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Lymphoid Neoplasia in the Koala (Phascolarctos Cinereus) - A Review and Classification of 31 Cases

 

Alison J. Spencer, B.Sc, B.VetMed., Ph.D., and Paul J. Canfield, B.V.Sc, Ph.D.

 

From the Department of Veterinary Pathology, University of Sydney, Sydney, New South Wales 2006, Australia.

Present address (Spencer): 29 Barker Parade, Narooma, New South Wales 2546, Australia

 

ABSTRACT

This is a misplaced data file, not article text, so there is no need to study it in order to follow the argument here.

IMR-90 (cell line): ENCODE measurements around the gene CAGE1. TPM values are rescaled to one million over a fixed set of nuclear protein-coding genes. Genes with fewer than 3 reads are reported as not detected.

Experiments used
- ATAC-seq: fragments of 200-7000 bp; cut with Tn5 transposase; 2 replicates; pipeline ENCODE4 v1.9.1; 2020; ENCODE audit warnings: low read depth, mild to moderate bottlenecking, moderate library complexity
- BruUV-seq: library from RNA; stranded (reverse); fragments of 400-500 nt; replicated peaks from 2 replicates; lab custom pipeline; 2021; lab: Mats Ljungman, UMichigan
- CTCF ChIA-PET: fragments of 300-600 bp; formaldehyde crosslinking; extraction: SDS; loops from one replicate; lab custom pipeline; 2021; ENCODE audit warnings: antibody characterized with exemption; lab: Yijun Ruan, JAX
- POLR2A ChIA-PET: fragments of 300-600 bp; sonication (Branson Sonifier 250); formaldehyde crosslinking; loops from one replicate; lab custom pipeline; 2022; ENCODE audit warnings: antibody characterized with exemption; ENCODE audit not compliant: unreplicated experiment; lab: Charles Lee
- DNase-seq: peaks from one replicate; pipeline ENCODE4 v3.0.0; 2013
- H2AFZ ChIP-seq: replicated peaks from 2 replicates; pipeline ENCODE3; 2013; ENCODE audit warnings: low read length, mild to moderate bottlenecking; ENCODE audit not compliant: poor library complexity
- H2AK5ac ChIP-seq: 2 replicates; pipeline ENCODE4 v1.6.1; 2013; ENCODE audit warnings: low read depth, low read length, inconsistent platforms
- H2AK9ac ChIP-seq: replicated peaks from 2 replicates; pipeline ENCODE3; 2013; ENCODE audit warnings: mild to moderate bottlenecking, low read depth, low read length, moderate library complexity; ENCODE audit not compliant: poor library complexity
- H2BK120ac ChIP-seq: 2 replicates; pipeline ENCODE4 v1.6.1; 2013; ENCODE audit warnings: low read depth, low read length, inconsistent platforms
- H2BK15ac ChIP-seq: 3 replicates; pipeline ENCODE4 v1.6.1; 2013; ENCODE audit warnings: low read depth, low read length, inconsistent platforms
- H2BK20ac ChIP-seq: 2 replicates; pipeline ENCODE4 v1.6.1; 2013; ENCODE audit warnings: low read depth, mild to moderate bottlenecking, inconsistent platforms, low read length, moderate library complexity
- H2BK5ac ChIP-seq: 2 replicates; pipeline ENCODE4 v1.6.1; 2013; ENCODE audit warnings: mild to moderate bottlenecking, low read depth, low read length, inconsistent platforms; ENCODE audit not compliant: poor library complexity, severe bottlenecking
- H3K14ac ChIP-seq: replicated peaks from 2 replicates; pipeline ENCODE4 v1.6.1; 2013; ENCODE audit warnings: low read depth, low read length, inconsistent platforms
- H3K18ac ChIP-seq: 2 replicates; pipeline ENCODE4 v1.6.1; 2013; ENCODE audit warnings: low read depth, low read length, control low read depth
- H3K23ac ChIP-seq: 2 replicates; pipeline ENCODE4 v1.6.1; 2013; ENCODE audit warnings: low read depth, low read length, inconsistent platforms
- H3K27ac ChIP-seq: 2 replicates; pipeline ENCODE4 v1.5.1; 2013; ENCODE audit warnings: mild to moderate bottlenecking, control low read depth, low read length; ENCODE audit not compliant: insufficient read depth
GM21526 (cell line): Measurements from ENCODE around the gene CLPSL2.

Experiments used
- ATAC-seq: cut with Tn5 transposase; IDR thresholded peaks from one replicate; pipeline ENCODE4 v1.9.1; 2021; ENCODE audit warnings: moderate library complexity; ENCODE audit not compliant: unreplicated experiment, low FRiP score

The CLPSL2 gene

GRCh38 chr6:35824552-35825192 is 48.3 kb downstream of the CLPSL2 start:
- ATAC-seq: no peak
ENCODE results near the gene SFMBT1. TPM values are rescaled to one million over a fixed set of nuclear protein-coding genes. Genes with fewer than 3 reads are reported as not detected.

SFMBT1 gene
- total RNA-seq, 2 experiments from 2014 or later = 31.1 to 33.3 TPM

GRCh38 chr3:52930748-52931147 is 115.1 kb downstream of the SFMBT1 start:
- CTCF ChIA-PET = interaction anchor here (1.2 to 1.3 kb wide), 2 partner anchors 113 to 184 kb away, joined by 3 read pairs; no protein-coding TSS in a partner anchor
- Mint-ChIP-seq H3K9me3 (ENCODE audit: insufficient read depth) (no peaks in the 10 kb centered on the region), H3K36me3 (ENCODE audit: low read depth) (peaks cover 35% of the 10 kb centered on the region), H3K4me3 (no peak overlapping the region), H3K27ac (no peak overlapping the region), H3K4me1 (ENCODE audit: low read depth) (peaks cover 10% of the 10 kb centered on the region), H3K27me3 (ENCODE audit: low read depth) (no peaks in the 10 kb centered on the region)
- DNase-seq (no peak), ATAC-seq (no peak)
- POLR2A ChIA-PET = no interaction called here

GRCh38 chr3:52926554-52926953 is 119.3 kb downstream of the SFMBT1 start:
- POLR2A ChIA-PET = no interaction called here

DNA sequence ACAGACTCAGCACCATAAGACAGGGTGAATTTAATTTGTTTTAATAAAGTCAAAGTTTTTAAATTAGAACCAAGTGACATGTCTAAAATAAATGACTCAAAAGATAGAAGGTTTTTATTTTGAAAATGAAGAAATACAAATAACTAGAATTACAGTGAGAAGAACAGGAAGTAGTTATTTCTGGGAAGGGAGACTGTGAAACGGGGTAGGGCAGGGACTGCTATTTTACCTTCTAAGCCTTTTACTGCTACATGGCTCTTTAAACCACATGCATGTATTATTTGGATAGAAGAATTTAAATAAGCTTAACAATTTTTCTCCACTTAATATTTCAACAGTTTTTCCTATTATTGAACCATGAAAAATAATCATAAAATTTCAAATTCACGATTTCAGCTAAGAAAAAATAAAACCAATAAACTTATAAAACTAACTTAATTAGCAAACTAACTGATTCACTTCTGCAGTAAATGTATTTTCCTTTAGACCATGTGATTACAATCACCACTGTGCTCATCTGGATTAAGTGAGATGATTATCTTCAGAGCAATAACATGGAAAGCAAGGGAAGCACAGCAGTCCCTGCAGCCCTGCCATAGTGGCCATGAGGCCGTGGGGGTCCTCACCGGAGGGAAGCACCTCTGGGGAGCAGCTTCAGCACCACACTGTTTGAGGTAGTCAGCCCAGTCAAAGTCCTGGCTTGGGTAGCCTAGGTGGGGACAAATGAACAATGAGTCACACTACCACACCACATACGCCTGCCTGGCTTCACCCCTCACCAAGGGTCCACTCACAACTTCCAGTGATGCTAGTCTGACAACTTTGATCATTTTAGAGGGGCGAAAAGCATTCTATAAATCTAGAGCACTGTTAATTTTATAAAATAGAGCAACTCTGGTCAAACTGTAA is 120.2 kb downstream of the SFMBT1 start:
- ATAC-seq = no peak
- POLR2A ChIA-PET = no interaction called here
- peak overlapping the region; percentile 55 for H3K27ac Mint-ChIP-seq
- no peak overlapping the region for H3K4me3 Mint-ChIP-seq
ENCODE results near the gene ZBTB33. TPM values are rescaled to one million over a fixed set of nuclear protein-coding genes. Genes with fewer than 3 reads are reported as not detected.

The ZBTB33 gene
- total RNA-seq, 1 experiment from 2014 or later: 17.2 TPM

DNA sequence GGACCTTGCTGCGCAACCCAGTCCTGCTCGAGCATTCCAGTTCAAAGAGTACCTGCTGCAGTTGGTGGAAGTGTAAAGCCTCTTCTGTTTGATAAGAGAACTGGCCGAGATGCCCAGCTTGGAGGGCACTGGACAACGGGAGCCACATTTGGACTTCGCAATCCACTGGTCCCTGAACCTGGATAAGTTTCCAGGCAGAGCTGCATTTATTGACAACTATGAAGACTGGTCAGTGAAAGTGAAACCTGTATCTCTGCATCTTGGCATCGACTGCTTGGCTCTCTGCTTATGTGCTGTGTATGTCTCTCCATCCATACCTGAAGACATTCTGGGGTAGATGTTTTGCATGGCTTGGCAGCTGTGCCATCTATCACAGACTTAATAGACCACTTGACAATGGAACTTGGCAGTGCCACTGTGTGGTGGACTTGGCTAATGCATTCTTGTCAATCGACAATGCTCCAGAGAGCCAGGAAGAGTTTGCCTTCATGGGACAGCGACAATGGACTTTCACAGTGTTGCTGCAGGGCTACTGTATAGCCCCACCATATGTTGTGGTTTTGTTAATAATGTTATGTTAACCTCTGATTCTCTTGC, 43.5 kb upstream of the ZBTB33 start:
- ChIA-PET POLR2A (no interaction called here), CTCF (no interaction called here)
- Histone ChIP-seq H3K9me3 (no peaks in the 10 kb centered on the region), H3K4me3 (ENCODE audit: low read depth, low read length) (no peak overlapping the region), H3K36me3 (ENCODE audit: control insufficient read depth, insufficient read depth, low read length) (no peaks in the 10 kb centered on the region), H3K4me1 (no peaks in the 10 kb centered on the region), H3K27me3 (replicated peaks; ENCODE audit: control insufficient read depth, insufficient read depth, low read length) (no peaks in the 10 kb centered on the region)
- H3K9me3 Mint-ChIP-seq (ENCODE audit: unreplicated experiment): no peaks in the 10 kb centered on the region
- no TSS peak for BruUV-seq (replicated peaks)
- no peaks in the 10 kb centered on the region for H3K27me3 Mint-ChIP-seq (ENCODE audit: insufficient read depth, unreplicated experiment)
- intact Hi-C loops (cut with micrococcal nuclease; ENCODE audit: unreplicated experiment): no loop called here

Lymphoid neoplasia is the most common form of neoplasia in the koala (Phascolarctos cinereus), but limited clinical, hematologic, and biochemical data have been recorded for this condition. A clinicopathologic survey was performed on 31 koalas with lymphoid neoplasia. Tumors were classified on the basis of anatomic distribution at necropsy, with the majority (18) being multicentric. Organs commonly affected by the multicentric type included superficial lymph nodes (always involved), liver, spleen, and bone marrow. Alimentary lymphosarcoma (six), primary lymphoid leukemia (three), and miscellaneous forms (four) were also found. Lymphoid neoplasia was most common in middle-aged animals, with no sex predilection. At presentation, body condition ranged from very poor to good, suggesting variability in either intensity of disease or duration of illness. Animals were often listless and appeared to have muscular weakness. Lymphadenomegaly was not always determined clinically in cases of multicentric lymphosarcoma. Abdominal pain was present in three of the six animals with alimentary lymphosarcoma. Concurrent disease was detected in six of the 31 animals. Based on blood smears or bone marrow aspirates of 15 leukemic animals (and supported by histologic examination), seven koalas in three anatomic categories had neoplastic cells with small to medium noncleaved nuclei. Four koalas had neoplastic cells with large cleaved nuclei. Fourteen of 14 koalas analyzed with multicentric forms were leukemic, as were three of three with primary lymphoid leukemia, although none of the four with alimentary lymphosarcoma that were analyzed were leukemic. Anemia was present in 14 of 22 koalas analyzed and across all anatomic categories. In 18 animals analyzed biochemically, hypoalbuminemia was detected in 12, increased lactate dehydrogenase in eight, and azotemia in eight. There was no correlation with a particular anatomic group. Cytologic or histologic examination of bone marrow confirmed all cases of primary lymphoid leukemia and detected secondary leukemia associated with the other anatomic forms. The anatomic classification used for lymphoid neoplasia in domestic animals appears to have applicability to the koala. However, further delineation will require examination of additional animals and correlation with immunophenotyping.

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